From skipping the gym to not doing more for ageing parents to missing a deadline at work, the average person may feel bad for a host of reasons on any given day – and that’s just scratching the surface. According to psychologist Guy Winch, the author of Emotional First Aid, studies from the past few decades suggest we experience guilt in many small moments in our daily lives. Winch says those moments can add up to hours a week.
In large doses, he explains, continual guilt is like an “alarm that doesn’t shut off” and can be distracting and demoralising, and even affect our health, due to the stress it generates. “Unresolved guilt or excessive guilt interferes with cognitive functioning, concentration and daily tasks,” Winch adds. “It keeps us from enjoying life.” According to the Mood Disorders Society of Canada, guilt can also be a symptom of depression.
If any of this sounds familiar, it may be time to take proactive measures. Here are some of the most common sources of guilt, and ways to overcome them and build emotional resilience.
Your mother phones, and when you answer, you’re greeted with the words, “An entire week goes by and I haven’t heard from you!”
Social guilt plagues most of us at one time or another, whether we’re dismayed over having let down family members or feeling bad about a fraught interpersonal interaction.
Research shows that people who guilt-trip others often aren’t aware of the harm they’re causing. So if your mother happens to make you feel bad about not calling her enough, bring this to her attention, then ask what she’s hoping for and negotiate accordingly. Winch also recommends assessing the scale of your social remorse. “Ask yourself if the amount of guilt you feel is reasonable or not,” he says. If it is, then acknowledge your wrongdoing and take steps to rectify it. If it’s not, remind yourself that you probably did nothing that wrong. Being more self-aware when these feelings start to creep in can help you keep guilt in check.
You wake up ready to tackle the day. Suddenly it’s 10pm, and you realise you haven’t accomplished half the things on your to-do list.
Individual guilt differs from its social counterpart in that it’s triggered when we don’t meet our own expectations. Psychologist Heidi Wiedemann describes this feeling as an internal struggle between what we presume our values to be and how we fail to live up to them. For many of us, she says, especially women, the impulse can be triggered by unrealistic social norms, whether they involve balancing family life and professional goals or maintaining personal fitness.
To overcome individual guilt, Wiedemann says we should try to be cognisant of any internalised unattainable expectations, then work on self-acceptance and letting go of judgement. We also need to remind ourselves of personal successes. “People don’t think anything of speaking to themselves negatively,” she says, “but when you tell them to start speaking to themselves with compassion, they look at you as though you’re from another planet.”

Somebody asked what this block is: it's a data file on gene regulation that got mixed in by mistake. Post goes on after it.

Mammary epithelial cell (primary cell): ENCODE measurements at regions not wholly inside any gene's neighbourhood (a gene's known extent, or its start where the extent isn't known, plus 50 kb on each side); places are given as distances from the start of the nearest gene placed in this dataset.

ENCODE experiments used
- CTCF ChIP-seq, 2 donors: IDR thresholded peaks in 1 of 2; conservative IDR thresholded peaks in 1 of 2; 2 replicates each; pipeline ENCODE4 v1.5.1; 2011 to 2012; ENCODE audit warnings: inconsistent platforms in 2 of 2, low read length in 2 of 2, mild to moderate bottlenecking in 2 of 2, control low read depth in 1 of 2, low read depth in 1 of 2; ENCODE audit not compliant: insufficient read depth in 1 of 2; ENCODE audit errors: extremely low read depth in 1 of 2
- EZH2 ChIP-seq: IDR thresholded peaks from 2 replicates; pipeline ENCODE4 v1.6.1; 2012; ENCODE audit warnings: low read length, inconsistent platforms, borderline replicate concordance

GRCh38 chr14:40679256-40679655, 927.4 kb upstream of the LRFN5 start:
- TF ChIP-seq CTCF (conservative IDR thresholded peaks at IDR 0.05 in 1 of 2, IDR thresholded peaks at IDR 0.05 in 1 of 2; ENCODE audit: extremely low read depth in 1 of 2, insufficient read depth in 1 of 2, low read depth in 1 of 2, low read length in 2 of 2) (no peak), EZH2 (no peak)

She also recommends this writing exercise: jot down self-defeating inner dialogue in one column on a page, and then write out any ‘rational retorts’ in another. This will help put your thoughts in perspective and let you practise being kinder to yourself.
It’s 5pm and you’re eager to leave the office. You head for the stairs but notice your colleagues are still at their computers, then contemplate heading back to your desk.
The workplace is fertile ground for the guilt-prone. Workplace psychologist Jennifer Newman says she’s seen a lot of cases where employees feel very guilty about making mistakes at work. “When you have perfectionist tendencies, the guilt can be quite paralysing,” she says. If you’re double-checking your work or second-guessing decisions at the office, productivity and creativity suffer.
Unexamined guilt can lead us to make bad decisions, but reflecting on why we’re struggling with these feelings can help solve problems, says Newman. Instead of fretting about leaving work at 5pm, she advises asking your supervisor if there’s any obligation to stay late, even if you’ve completed your work for the day. If that isn’t required, any guilty feelings should be alleviated; and if the expectation is to use that time to tackle new projects, then you can adjust your own behaviour accordingly.
“When you have the feeling that you’re disappointing people or letting them down, you have to find out whether it’s true,” says Newman. “Guilt is a flag that leads you to the question ‘What’s really going on here?’” she says. Once you have the conversation with a loved one, your boss or even yourself, you can learn to get rid of the guilt.
Best Health magazine (November/December, 2015) © 2015 www.besthealthmag.ca